cnr Ann & Brunswick St
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WITH A CAREER SPANNING ALMOST 20 YEARS, SEAN QUINN CAN LAY CLAIM TO BEING ONE OF AUSTRALIA’S HARDEST WORKING AND MOST DIVERSE DJs. Always holding down a minimum of four and as many as seven weekly residencies has meant that being versatile and reliable go hand in hand.
In 1994, Sean got together in the studio with C.J Dolan alongside Sean’s current partner in “Our House”, Kasey Taylor. Their first single as Quench, “Feel My Love” was completed and signed to Melbourne based “Vicious Vinyl” and English label “Pulse 8”. Sean and CJ next created the monster track “Dreams”. It went to no. 2 in the French pop charts above Mariah Carey, was released in over 50 different dance compilations in every continent on the globe, and gained an A.R.I.A nomination. Following”Dreams”, two more singles, an album, and an extensive touring roster including support for the Prodigy (6000 people) and a headline Thunderdome gig in Brisbane (8000 people) came from Sean’s involvement with the talented CJ Dolan and the Quench project.
DJing has taken Sean all over Australia on a regular basis and consistently placed him in front of huge audiences. Modestly regarded in Australia’s top four bracket, he is a working example of the sort of talent his reputation suggests. In 2001 “Our House” released “Soliton Wave”, “Forced” and “Crash”, which featured on the “Underground Sounds Of Australia EP” released on Paul Oakenfold’s Perfecto label.
August 2002 saw Sean embark on a whirlwind overseas jaunt firstly to Holland to play with his friend Lucien Foort and then to Ibiza for someone Sean places very highly, Dave Seaman. The Heineken Fast Forward festival in Rotterdam is a street festival closing off the entire centre of the city as fifteen semi-trailers drive at five kilometres an hour with DJ’s playing for the duration of the six hours the drive goes for. Lucien asked Sean to fly into Rotterdam to play this festival to the 1.5 million people that lined the streets and to play his Saturday night residency at the infamous Night town club. After only three days in Holland, Sean met with Kasey in Manchester and flew to Ibiza to play at Dave Seaman’s residency at El Divina with Sydney’s Ben Korbel, Kasey, Dave Seaman and Anthony Pappa. After three days there, Sean flew back into Australia to play a gruelling four-week succession of gigs taking him to Mt Hotham, Adelaide, New Zealand and Launceston.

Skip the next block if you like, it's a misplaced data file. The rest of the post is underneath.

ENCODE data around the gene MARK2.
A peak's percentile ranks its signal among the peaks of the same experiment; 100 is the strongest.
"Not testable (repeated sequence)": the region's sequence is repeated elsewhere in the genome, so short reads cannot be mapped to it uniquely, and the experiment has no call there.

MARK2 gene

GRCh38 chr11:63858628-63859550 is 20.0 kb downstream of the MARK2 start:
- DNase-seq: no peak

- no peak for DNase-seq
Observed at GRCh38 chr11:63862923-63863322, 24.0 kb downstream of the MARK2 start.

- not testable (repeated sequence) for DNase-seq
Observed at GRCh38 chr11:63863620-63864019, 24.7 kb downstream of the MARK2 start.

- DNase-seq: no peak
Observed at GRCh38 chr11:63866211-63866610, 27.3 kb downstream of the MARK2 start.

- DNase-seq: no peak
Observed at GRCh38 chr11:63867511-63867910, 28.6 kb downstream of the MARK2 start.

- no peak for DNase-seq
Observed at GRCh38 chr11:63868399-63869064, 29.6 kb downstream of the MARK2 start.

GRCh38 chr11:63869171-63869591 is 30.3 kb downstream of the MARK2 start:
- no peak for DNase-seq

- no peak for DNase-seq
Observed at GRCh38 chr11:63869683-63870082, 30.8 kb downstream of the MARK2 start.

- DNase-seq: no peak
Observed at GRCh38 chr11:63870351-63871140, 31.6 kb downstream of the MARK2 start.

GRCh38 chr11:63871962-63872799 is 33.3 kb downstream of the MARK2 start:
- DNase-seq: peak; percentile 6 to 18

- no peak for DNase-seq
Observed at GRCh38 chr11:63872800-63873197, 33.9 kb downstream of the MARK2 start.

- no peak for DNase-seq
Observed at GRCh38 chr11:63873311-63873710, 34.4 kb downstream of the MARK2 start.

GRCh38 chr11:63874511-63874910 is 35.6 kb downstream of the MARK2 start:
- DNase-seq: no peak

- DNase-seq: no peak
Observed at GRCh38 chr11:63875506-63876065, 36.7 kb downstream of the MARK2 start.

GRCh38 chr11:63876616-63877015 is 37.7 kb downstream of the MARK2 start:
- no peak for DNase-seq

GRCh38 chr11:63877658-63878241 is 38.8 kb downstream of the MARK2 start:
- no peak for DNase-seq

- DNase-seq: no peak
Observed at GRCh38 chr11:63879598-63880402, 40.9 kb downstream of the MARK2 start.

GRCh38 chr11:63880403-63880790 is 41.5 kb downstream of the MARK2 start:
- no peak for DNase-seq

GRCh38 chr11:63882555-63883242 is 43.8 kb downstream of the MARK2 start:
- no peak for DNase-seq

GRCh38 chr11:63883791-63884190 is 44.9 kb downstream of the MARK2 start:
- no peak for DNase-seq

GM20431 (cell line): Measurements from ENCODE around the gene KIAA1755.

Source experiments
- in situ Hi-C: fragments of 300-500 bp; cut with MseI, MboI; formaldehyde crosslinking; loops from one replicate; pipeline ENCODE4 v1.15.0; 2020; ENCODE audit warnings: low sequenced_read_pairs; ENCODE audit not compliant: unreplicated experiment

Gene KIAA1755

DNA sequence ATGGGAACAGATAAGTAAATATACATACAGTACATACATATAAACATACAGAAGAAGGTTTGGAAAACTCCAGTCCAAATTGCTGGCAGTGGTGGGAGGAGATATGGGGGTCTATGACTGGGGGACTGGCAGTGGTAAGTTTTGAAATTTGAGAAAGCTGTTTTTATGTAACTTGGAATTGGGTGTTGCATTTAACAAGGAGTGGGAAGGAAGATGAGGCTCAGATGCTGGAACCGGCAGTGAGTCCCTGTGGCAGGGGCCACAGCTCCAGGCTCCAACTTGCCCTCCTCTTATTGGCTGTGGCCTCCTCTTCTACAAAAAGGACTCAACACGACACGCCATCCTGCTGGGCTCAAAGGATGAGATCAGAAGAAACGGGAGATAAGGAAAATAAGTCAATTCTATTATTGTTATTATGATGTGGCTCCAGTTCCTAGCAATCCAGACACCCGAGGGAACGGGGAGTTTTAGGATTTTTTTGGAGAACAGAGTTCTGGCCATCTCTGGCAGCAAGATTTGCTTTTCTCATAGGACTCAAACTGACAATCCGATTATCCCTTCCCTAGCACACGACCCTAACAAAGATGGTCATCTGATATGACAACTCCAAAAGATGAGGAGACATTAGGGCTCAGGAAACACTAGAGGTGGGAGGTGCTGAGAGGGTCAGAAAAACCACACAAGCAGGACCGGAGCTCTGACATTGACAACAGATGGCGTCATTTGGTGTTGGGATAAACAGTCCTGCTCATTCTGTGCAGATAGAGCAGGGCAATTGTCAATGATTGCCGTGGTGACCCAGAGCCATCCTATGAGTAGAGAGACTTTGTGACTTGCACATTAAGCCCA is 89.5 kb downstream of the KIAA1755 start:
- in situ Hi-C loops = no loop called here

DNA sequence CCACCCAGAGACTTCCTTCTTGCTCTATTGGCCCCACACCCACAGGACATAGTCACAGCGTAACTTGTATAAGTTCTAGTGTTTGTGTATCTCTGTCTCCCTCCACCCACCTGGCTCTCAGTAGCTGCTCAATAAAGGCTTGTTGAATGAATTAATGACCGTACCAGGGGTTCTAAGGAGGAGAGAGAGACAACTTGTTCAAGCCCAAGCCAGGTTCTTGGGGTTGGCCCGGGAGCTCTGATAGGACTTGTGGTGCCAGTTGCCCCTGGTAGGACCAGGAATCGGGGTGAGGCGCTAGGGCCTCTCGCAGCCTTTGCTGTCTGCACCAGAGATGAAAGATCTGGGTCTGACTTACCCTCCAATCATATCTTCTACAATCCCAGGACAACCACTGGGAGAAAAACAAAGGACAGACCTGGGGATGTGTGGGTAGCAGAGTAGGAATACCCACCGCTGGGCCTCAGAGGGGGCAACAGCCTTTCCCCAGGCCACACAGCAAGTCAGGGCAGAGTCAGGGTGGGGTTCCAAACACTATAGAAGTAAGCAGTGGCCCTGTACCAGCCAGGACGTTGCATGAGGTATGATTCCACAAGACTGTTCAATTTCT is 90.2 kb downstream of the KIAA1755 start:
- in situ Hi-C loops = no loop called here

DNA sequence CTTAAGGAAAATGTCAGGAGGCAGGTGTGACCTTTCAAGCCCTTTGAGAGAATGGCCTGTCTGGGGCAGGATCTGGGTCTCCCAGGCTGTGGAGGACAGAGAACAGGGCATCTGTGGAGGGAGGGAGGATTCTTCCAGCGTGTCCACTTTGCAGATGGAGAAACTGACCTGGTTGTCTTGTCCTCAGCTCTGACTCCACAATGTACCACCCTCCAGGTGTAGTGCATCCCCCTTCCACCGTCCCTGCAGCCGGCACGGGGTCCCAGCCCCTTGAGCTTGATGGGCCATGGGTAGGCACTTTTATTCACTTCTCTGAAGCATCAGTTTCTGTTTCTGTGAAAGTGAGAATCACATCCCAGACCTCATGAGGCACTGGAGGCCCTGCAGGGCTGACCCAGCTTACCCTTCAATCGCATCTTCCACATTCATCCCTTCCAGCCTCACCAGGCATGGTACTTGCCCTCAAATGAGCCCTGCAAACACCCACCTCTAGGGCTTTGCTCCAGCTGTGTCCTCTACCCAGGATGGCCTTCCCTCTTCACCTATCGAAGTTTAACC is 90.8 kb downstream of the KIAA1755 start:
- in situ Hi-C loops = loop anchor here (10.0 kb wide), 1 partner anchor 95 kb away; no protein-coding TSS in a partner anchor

Also around this time Sean put together the inaugural Balance compilation, launching what has come to be regarded as one of the finest compilation series in the world. While best known to a generation of Australian clubgoers as a DJ, in recent years Sean Quinn has increasingly returned his attention to making music. “I’m concentrating a lot more on the production technology side of things these days,” Sean explains. “I’ve set up a business recently concentrating on support and troubleshooting for Macintosh computers on corporate networks to keep me busy during the day, using the skillset I’ve picked up using Macs to write music over the past ten or twelve years.”
On the production front, 2009 was a very busy year for Sean. “I signed a tune that’s a cover of an old Manchester band James. The song is called Getting Away With It, and I’ve done it with a very close mate of mine Gus Cullen. We’ve got Danny Bonnici from NuBreed and Manuel from Infusion to do the vocals on it.” “There are a lot of guys who have made their names with production,” Sean continues, “that have realized that a hit record might pay for a little while, but that in order to keep current and on the tips of peoples’ tongues, they’re going to need to do that whole DJ thing. There are a lot of guys touring the world with Traktor and Ableton with control surfaces that had never intended on being DJs to begin with, but that have found that it’s a great supplement to their income in between records. It’s an interesting time, because you get to see those guys who have never really known what it is to walk into a room, assess a dancefloor, work out of the last DJs atmosphere and vibe and really build a set – to bridge it, to crown it, and to trail it off in a way that leaves people with something to remember it by, all the while moving the crowd around the club.”
As Sean sees it, a reduced emphasis on melody and musicality has left proper in-key mixing something of a lost art. “For so long here in Melbourne our music was an inch and a half away from what was working in the UK, and we were every progressive DJ’s first stop internationally. The audiences that we played to at the time benefited at the time from the fact that there were some guys – Anthony Pappa, Kasey Taylor, myself and a few other guys that would spend hours and hours and hours keying our records and making sure everything flowed as well as it could to deliver a seamless set, working hard to make everything work musically, so there weren’t key-clashes and so that the chord progressions worked together.” To Sean’s ears, recent years have seen a move away from such attention to detail. “These days, the emphasis seems to be so far away from that – so much so that if there is a horrific key clash mid-set, the dance floor is likely to erupt,” he says with a chuckle.
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